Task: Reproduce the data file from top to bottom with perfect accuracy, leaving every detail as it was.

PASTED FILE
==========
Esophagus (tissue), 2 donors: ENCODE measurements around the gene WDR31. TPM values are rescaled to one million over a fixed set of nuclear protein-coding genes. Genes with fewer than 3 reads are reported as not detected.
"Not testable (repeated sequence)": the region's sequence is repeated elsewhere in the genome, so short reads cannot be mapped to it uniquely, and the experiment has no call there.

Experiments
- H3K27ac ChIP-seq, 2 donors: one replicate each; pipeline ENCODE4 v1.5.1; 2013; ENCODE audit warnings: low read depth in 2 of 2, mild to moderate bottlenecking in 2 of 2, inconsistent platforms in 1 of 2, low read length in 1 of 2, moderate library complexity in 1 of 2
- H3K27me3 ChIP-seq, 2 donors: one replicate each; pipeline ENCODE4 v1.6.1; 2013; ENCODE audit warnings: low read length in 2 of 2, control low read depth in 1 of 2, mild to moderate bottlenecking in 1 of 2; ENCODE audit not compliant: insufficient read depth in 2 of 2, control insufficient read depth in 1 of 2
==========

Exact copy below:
Esophagus (tissue), 2 donors: ENCODE measurements around the gene WDR31. TPM values are rescaled to one million over a fixed set of nuclear protein-coding genes. Genes with fewer than 3 reads are reported as not detected.
"Not testable (repeated sequence)": the region's sequence is repeated elsewhere in the genome, so short reads cannot be mapped to it uniquely, and the experiment has no call there.

Experiments
- H3K27ac ChIP-seq, 2 donors: one replicate each; pipeline ENCODE4 v1.5.1; 2013; ENCODE audit warnings: low read depth in 2 of 2, mild to moderate bottlenecking in 2 of 2, inconsistent platforms in 1 of 2, low read length in 1 of 2, moderate library complexity in 1 of 2
- H3K27me3 ChIP-seq, 2 donors: one replicate each; pipeline ENCODE4 v1.6.1; 2013; ENCODE audit warnings: low read length in 2 of 2, control low read depth in 1 of 2, mild to moderate bottlenecking in 1 of 2; ENCODE audit not compliant: insufficient read depth in 2 of 2, control insufficient read depth in 1 of 2